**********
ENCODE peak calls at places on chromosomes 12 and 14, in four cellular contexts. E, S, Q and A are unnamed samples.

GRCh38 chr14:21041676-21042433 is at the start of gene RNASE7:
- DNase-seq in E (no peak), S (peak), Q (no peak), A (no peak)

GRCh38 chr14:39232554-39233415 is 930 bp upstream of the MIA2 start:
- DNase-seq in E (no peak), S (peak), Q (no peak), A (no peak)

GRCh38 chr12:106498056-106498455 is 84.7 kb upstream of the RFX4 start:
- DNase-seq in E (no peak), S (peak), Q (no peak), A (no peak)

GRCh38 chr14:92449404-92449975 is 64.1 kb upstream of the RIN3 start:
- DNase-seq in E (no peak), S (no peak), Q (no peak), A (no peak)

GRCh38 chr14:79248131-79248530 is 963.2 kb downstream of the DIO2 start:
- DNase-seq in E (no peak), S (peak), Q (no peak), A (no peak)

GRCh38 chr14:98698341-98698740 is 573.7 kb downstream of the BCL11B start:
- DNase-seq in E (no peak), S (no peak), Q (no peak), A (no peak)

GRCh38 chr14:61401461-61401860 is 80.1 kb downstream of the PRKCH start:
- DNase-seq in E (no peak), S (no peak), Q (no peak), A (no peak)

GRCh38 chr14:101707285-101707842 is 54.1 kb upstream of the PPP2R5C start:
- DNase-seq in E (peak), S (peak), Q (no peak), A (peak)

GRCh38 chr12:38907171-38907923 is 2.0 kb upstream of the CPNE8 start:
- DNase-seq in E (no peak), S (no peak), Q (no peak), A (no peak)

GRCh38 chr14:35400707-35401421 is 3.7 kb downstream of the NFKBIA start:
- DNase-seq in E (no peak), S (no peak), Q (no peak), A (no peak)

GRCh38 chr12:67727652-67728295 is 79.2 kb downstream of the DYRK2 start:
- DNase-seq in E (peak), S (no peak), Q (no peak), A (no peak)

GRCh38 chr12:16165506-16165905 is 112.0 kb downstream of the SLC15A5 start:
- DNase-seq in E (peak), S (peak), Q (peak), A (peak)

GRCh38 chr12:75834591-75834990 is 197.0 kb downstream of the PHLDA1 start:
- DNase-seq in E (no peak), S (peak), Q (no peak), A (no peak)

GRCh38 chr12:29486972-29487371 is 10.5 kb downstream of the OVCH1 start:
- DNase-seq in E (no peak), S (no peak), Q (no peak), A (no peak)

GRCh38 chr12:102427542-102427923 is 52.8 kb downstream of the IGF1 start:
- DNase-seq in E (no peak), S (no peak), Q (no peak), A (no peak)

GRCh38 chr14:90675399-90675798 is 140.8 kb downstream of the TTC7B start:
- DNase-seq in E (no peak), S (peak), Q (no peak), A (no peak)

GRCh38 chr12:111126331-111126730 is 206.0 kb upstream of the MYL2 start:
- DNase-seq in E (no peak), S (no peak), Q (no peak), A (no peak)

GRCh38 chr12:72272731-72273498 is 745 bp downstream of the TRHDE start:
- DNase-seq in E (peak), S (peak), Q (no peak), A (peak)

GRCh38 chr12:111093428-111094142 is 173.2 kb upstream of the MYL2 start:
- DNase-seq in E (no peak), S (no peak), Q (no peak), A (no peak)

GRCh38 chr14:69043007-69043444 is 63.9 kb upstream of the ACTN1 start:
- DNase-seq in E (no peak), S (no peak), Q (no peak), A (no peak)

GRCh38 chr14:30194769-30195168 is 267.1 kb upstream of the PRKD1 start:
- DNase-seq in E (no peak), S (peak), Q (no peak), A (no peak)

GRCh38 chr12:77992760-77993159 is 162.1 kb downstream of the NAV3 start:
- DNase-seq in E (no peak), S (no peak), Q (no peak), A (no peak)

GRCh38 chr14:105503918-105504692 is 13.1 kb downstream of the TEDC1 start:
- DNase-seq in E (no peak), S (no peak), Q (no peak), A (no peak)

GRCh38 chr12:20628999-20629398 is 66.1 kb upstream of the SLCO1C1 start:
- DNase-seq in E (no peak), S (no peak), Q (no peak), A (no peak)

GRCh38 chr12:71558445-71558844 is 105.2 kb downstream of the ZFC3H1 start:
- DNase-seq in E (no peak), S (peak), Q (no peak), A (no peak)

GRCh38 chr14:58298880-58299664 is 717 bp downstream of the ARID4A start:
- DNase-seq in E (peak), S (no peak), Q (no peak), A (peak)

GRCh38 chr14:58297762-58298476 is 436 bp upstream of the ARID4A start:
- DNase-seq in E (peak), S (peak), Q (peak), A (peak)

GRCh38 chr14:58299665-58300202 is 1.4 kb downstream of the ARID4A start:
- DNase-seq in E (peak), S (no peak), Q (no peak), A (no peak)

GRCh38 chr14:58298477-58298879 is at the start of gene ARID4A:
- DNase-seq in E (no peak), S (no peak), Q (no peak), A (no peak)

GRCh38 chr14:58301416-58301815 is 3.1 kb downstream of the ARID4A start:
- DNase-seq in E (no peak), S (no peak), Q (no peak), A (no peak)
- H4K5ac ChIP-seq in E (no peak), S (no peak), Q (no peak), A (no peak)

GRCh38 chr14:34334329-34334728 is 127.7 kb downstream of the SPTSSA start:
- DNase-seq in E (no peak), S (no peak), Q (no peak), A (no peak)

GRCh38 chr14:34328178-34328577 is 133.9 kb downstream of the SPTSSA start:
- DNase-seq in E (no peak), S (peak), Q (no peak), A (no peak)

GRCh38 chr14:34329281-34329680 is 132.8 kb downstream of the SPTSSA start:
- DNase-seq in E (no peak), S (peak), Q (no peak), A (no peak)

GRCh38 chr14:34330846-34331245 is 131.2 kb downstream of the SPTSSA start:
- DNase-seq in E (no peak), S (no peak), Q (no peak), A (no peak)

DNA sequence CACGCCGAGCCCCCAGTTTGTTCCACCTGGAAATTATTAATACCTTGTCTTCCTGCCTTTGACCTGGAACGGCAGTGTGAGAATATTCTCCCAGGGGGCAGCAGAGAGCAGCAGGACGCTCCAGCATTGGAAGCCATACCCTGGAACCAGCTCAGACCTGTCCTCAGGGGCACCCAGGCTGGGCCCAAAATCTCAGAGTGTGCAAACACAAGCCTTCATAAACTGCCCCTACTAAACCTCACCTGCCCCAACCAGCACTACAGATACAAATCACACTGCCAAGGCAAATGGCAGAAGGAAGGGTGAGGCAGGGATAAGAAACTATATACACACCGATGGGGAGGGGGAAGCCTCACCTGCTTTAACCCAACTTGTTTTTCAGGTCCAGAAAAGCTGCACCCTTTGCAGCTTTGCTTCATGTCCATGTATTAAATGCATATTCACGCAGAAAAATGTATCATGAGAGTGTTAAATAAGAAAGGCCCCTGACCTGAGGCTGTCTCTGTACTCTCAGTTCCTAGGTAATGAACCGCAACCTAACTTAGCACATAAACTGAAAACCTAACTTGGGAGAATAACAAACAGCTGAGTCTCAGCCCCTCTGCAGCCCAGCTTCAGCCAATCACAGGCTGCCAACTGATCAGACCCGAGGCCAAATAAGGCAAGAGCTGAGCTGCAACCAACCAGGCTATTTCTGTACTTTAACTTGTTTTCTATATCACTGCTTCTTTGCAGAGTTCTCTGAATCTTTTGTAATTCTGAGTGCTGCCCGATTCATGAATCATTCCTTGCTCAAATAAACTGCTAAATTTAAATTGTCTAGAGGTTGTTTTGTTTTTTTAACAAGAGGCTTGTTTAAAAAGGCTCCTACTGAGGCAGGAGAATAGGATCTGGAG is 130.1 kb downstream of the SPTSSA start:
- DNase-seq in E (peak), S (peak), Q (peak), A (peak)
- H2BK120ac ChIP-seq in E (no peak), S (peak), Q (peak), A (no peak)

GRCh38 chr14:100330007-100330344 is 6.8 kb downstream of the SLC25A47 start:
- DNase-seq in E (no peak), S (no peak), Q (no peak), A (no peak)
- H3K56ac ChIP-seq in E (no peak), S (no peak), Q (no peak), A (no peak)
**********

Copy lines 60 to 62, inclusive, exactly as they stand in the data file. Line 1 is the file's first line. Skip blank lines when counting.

GRCh38 chr14:58301416-58301815 is 3.1 kb downstream of the ARID4A start:
- DNase-seq in E (no peak), S (no peak), Q (no peak), A (no peak)
- H4K5ac ChIP-seq in E (no peak), S (no peak), Q (no peak), A (no peak)